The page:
Brent leads effort to tackle County Lines drug trade in London, as Mayor reveals the scale of the problem

20 September 2019

Woman stands on station platform as train approaches (credit: madeleine ragsdale)

Brent Council is spearheading a coalition of councils to support vulnerable children at risk of exploitation by criminal County Lines drug networks, as latest figures reveal 4,000 have been identified as at risk.

County Lines is where criminal gangs groom children to transport drugs outside of the city and across the country on their behalf. Children as young as 11 are being targeted, with criminals taking advantage of vulnerabilities, such as family breakdown, poverty or learning difficulties. They offer youngsters money and promises of a better lifestyle. Once involved, experience shows it takes time to engage with victims suffering this kind of exploitation, due to the pressures they face and fear of reprisal.

Brent Council has a central role in coordinating London's Rescue and Response programme across the 32 boroughs. In 2018, the Mayor of London invested £3 million in the three-year project to work to better understand, target and respond to County Lines. Across the capital 568 under-25s have been referred in its first year. Of these, 37 lived in Brent.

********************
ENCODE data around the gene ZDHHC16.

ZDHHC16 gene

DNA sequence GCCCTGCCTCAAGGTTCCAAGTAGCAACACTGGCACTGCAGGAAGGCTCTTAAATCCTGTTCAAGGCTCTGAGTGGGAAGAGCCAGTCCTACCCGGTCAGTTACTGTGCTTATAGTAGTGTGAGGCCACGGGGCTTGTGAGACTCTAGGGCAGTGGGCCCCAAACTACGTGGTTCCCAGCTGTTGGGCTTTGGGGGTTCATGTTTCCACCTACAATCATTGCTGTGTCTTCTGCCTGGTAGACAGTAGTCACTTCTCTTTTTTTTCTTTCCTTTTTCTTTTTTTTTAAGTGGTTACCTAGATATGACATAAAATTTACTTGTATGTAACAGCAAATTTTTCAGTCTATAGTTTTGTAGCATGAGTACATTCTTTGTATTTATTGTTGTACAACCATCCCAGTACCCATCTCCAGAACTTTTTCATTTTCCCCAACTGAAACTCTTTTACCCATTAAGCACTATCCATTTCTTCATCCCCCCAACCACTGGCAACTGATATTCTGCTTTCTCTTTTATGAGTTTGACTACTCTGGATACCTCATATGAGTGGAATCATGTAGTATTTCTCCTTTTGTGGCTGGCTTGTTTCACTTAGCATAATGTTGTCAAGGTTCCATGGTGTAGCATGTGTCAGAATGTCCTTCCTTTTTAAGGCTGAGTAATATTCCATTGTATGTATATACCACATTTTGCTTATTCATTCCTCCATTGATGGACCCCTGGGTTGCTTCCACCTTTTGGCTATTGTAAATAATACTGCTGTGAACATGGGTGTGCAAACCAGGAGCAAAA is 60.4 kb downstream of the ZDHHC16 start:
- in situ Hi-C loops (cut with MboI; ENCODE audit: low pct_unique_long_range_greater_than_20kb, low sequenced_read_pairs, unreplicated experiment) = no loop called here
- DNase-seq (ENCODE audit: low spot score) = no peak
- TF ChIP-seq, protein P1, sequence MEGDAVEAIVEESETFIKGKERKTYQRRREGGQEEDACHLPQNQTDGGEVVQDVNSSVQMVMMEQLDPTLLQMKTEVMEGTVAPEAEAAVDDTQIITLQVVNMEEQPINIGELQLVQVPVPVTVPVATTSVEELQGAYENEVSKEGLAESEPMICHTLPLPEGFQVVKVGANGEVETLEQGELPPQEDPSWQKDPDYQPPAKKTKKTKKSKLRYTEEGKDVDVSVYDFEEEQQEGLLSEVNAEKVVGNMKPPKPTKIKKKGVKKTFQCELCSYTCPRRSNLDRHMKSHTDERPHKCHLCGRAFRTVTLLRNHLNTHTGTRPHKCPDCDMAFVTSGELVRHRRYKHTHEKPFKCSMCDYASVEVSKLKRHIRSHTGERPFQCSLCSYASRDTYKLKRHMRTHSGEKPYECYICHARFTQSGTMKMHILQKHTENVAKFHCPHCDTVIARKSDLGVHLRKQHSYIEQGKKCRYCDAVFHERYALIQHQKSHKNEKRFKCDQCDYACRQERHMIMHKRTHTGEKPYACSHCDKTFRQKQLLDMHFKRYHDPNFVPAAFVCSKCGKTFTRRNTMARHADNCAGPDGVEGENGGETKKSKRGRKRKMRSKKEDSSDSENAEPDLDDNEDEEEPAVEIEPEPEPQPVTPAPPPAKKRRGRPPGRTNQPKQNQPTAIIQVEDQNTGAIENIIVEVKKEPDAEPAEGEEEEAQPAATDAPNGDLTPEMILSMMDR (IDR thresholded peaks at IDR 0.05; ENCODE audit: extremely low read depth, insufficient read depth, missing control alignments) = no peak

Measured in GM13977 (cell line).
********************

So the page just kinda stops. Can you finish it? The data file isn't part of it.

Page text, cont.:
The Rescue and Response programme brings together specialists St Giles Trust, Abianda, and Safer London to provide young men and women with ongoing support through dedicated caseworkers. By engaging with youngsters as early as possible, with frank one-on-one conversations, tailored support, and an understanding of their specific risks, the programme is able to help victims escape and move on from exploitation.

Cllr Tom Miller, Lead Member for Community Safety & Engagement at Brent Council, said: "Our children are being preyed on and trapped by networks of criminals through County Lines. With 4,000 young people at risk, the Mayor's recent announcement highlights the huge challenge we are facing and the scale of response that's needed.

"Despite the great work of the Rescue and Response programme, our delivery partners are at capacity and have referrals on a waiting list. So I urge the government to prioritise investment in projects that support youngsters to escape exploitation."

The Mayor of London, Sadiq Khan, said: ""County Lines operate across the country, exploiting vulnerable young people and driving gang-related violence. Now, for the first time, through the Rescue and Response programme funded by City Hall, we are beginning to see the devastating scale of the impact with thousands of young people involved in lines reaching all corners of the country. We are supporting young people where we can, but we know we're only scratching the surface of a major national issue that is driving violence in London and across the country."

If you are concerned about your child, or someone you know, and you live in Brent, please get in touch with the Brent Family Front Door on 020 8937 4300 (press option 1).